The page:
CKD Itching

Why am I so Itchy?

June 18, 20242 min read

It's call Pruritis.

Currently, the cause is not known. There are some ideas and theories within the medical community, such as:

  • Long-term inflammation and/or swelling.

  • Dry skin, which is typical for those on dialysis due to the loss of sweat glands

  • High phosphorus levels

  • Hyperparathyroidism

  • High levels of aluminum and magnesium

  • Not attending all dialysis appointments (leading to mineral build-ups)  

Symptoms aren't always the same for everyone.

For some, the itching may be constant; for others, it may be reoccurring or cyclic.

  • Can feel differently; some feel itchy, crawly, or prickly

  • Scratching does not relive the feelings

  • Skin can become dry, raw, and have an uneven skin tone

  • Sleep disturbances are common

  • Hot weather can aggravate it

  • Stress can also contribute

No matter how it feels, it's freaking annoying to deal with!  

Treatment options can be discussed with your doctor. Currently, these are the best options:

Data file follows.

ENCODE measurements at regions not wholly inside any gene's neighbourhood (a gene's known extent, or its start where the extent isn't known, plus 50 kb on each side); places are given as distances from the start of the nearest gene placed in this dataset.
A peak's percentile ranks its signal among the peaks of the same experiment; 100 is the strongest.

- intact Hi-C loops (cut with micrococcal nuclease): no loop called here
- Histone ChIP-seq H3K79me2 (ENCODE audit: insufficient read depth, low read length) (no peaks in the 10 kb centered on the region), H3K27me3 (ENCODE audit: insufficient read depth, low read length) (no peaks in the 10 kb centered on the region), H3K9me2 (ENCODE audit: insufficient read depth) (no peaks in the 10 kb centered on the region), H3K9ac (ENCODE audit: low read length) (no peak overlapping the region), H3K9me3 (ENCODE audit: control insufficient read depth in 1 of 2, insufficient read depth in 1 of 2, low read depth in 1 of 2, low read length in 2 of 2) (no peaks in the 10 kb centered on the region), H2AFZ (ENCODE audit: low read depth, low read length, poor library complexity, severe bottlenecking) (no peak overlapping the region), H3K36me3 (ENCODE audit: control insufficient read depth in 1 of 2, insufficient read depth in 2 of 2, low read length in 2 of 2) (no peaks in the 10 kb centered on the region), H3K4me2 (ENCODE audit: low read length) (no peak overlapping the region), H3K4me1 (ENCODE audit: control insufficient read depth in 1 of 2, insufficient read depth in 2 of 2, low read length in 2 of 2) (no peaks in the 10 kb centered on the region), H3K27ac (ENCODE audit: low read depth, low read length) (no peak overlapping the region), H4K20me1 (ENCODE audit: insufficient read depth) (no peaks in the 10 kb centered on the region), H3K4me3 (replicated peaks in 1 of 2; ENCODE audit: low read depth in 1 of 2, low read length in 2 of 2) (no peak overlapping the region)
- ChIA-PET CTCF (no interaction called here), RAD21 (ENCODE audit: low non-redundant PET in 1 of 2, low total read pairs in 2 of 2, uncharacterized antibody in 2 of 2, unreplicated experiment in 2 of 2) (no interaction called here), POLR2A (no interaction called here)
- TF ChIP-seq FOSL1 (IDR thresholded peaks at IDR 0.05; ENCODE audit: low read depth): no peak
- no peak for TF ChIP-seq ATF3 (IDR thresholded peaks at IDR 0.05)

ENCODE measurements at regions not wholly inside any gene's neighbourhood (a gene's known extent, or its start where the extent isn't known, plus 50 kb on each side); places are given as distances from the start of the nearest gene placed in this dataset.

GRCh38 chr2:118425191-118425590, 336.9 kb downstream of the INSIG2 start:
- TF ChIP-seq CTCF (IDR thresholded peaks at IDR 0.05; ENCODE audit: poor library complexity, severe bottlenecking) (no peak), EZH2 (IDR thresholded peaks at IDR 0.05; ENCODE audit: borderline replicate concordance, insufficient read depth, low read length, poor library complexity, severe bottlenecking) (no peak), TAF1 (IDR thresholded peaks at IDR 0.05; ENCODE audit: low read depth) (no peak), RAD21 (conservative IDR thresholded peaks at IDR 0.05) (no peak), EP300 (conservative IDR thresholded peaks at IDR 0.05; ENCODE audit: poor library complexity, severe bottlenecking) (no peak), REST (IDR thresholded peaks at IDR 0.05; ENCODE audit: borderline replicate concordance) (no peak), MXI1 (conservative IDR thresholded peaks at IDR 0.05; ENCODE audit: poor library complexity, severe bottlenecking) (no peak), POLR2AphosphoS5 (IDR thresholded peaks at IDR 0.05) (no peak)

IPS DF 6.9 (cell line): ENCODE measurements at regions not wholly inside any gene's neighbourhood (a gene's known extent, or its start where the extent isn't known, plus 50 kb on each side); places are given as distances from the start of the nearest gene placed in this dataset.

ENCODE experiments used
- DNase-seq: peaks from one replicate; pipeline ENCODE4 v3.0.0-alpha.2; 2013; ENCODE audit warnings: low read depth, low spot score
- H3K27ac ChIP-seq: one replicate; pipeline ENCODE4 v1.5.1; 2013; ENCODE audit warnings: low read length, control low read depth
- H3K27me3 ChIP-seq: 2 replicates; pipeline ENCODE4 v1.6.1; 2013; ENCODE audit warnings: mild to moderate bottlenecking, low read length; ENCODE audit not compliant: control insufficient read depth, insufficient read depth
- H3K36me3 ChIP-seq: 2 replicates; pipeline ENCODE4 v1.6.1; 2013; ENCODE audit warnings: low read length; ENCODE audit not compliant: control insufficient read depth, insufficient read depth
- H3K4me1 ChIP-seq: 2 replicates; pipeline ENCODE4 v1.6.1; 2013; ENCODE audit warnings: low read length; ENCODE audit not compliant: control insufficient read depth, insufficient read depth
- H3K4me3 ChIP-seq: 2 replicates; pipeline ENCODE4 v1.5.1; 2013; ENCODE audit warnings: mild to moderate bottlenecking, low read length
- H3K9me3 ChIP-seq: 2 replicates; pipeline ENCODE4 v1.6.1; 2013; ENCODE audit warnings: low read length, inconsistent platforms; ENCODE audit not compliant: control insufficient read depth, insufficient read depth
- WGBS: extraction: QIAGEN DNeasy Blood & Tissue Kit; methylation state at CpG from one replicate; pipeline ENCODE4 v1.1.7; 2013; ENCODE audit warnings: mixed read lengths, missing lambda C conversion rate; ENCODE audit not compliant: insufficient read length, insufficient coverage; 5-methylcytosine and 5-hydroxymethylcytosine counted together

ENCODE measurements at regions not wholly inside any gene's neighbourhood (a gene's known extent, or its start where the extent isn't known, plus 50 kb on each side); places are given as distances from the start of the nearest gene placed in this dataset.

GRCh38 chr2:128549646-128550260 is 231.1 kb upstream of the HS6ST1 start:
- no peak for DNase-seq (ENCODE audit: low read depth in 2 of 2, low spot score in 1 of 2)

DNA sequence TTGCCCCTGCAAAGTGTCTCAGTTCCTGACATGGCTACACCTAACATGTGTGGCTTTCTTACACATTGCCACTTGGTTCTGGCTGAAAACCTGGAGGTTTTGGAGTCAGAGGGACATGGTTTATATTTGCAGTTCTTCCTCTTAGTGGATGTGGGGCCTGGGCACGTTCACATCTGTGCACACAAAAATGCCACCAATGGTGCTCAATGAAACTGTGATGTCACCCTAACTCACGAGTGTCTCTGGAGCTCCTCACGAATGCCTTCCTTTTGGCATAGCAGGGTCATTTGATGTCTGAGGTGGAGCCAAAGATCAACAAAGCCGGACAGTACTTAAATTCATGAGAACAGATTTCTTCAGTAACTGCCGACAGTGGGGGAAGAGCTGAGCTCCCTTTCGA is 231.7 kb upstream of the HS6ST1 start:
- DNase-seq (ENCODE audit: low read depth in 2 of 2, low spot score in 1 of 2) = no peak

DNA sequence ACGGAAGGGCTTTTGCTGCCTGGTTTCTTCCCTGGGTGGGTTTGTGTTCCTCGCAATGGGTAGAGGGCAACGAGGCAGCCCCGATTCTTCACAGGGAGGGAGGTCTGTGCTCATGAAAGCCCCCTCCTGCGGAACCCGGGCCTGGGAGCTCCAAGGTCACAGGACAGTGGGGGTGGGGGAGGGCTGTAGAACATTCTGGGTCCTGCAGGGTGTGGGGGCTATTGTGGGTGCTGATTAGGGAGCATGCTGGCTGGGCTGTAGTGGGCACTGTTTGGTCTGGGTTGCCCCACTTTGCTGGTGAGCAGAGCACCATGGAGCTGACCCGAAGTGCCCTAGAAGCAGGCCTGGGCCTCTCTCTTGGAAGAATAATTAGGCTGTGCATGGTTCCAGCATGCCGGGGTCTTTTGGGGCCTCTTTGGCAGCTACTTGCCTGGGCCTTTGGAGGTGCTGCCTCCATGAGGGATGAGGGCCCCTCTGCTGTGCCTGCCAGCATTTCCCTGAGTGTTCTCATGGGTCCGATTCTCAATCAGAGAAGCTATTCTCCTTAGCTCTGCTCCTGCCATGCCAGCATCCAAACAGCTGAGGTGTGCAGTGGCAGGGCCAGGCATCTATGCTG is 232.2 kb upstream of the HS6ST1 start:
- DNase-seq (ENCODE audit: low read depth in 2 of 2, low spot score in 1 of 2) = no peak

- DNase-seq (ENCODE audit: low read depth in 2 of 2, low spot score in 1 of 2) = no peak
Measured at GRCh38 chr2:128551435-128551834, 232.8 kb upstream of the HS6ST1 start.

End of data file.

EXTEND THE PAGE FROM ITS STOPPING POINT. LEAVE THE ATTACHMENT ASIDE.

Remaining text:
• Attend all dialysis appointments to avoid excessive mineral build-ups

  • Lotions may help

  • Switch soaps and laundry detergents to those made for sensitive skin

  • When bathing or showering, avoid hot water, try cool or lukewarm

  • Use a humidifier in your home, and have a second smaller one in the bedroom as you sleep

  • Avoid scratching, which can make it worse, can damage the skin, and lead to infections

  • Try rubbing or applying a cold, wet cloth to irritating patches

  • Try an oatmeal bath or apply anti-itching creams (thank goodness oatmeal isn't expensive!)

  • Try skin-sensitizing items that you can gently drag or brush over your skin, which will not remove or damage your skin but allow the sensation to aid in relief. There’s probably a word for that, but I chose to use the long, comforting-sounding explanation.

  • Reduce calcium, phosphorus, magnesium, and aluminum by following a kidney-friendly diet

  • Have your parathyroid hormones tested and talk with your doctor Antihistamines

  • Ask your doctor about medication options. The FDA has approved a drug that can be administered during hemodialysis (not available for peritoneal)

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How to Eat for CKD

How to Eat for CKD. Learn safe CKD in just six weeks.

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A portion of all book proceeds are donated to American Kidney Fund. Linda also donates to Puerto Rico Rise Up.

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